Born on January 31, 1915 in France to artist parents, Thomas Merton moved to New York before he was one year old. His mother, Ruth, died from cancer when he was six years old. After her death, Merton lived with his grandparents on Long Island while his father, Owen, traveled.
By March of 1925, after he had recovered from a serious illness, Owen took Merton with him back to France and enrolled him in a boys' boarding school in Montauban. There, he befriended several scholars and writers and began work on his own writing. Because Owen was showing work often at galleries in London, he relocated Merton to a boarding school in Surrey in 1928. In 1929, Merton's father again fell ill and was diagnosed with a brain tumor. Merton took up residency at The Oakham School, a boarding school in Rutland, England. Owen Merton died on January 16, 1931.
At Oakham, Merton became more accomplished in his studies. However, upon graduation, he decided to travel, spending time in France and Italy. He spent freely, funded by his guardian, his father's former physician Tom Bennett. In 1933, he stayed in Rome where he felt compelled to attend and explore various churches and religious institutions including Tre Fontane, a Trappist monastery. In the fall of that year, he enrolled in Clare College at Cambridge, where he seemingly lost interest in his religious and other studies, living a somewhat reckless lifestyle.
At the end of the term, with guidance from Tom Bennett, Merton returned to the United States and enrolled at Columbia University. It was there that Merton re-claimed his scholarship, befriending poets, journalists and other scholars. After receiving his B.A., he stayed on at Columbia to pursue graduate study. At this time, his religious interests were once again growing, reinforced by his teachers and friends. Merton wrote his thesis on William Blake. After reading about Gerard Manley Hopkins' conversion to Catholicism and the priesthood, Merton was inspired to pursue his own vocation. He was baptized in 1938, and began studying the catechism of the Catholic church.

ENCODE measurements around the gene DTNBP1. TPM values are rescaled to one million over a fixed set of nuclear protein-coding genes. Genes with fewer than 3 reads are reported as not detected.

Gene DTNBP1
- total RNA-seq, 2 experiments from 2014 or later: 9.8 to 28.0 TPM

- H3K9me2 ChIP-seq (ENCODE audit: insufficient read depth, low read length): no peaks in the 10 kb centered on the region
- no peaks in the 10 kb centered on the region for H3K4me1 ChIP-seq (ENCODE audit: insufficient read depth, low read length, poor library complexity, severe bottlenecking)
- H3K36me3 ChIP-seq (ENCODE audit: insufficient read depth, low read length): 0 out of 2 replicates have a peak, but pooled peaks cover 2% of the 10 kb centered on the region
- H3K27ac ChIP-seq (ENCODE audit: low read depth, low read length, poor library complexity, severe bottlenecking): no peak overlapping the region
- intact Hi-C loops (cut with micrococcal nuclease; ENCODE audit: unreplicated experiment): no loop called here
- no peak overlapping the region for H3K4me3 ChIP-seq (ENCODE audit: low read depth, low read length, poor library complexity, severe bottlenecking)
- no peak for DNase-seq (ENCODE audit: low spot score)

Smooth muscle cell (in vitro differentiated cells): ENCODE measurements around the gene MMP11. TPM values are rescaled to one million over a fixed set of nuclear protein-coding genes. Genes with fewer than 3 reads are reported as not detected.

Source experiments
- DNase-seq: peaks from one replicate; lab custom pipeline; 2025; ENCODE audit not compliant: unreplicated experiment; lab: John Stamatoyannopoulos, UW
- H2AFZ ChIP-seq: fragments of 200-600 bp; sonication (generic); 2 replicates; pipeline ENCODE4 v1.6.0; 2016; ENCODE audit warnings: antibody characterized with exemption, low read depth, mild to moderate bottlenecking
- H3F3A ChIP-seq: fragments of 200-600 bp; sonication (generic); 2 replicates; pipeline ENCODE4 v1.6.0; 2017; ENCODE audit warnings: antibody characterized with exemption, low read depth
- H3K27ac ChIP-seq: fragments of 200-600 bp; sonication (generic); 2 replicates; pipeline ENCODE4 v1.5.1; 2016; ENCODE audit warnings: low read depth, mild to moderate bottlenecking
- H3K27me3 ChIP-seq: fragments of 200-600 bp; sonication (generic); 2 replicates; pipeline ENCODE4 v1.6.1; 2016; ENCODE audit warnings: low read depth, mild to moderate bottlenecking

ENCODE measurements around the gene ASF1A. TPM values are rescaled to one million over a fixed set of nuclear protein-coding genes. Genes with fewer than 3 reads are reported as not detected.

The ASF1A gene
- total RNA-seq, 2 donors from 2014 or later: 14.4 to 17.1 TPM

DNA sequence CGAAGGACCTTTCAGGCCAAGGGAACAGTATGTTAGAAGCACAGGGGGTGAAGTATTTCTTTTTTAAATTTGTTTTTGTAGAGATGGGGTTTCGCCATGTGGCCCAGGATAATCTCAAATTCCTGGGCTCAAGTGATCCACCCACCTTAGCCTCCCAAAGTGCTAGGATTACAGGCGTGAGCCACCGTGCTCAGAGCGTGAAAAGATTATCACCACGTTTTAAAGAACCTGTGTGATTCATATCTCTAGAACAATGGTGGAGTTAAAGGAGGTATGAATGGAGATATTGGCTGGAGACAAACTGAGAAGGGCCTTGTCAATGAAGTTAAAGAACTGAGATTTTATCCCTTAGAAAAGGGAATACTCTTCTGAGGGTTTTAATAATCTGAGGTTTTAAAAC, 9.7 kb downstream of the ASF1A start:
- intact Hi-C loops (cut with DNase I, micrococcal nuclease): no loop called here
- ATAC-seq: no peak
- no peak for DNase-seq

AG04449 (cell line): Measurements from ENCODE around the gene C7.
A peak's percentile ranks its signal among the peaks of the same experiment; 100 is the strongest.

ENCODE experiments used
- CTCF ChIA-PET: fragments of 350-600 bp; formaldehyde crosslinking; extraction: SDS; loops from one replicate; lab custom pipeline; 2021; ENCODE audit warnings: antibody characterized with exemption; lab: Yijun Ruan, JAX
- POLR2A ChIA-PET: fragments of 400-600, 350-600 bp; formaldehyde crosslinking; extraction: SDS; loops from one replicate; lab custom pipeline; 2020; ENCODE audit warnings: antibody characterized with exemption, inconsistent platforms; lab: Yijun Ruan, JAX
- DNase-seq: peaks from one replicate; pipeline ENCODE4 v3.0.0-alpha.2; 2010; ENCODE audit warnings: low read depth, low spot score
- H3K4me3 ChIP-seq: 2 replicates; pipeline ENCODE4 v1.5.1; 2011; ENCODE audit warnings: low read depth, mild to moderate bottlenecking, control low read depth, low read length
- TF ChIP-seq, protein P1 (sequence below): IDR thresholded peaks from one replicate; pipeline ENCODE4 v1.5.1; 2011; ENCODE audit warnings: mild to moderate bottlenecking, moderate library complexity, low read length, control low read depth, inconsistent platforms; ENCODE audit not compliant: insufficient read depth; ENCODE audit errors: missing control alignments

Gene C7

Merton's academic success at Columbia resulted in his winning the Columbia University literary prize at the culmination of his graduate studies in 1939. In 1940, Merton began teaching in the English department at St. Bonaventure University in Olean, NY. While teaching there, he renounced any remnants of an unchaste lifestyle and delved into prayer and spirituality. In 1941, he went on a week-long retreat at the Abbey of Our Lady of Gethsemani in Bardstown, KY. He felt such a pull to Gethsemani that he would return there several months later to propose joining the order. He was accepted as a postulant and studied to prove his sincerity. In March 1942, he was accepted as a monk. In 1947, he took the solemn vow of commitment to remain at the monastery for his lifetime. In 1949, he was ordained as a Catholic priest.
Merton published nearly 50 books in his lifetime. While at Gethsemani, he published his journals as a series of autobiographical works, beginning with The Seven Storey Mountain in 1948. He also published books of poetry, including Thirty Poems (1944), Figures for an Apocalypse (1948), and Strange Islands (1957). A thousand-page volume, Collected Poems of Thomas Merton was published posthumously in 1977. His poetry was noted for being long, prosy, and autobiographical. His work shifts between the spiritual and the secular.
Of his work, poet Kathleen Norris has said: "Merton has a mystic's sense of unity, and in his poems, he wants to bring as much together as he can. Sometimes he does it with monastic simplicity...but Merton can also insist on plentitude, and a wild extravagance flowers in much of his work."
In 1968, Merton, with the support of Gethsemani, attended an interfaith conference in Thailand. In Bangkok, while adjusting an appliance in his residence, he was electrocuted on December 10th where he died at the age of 53.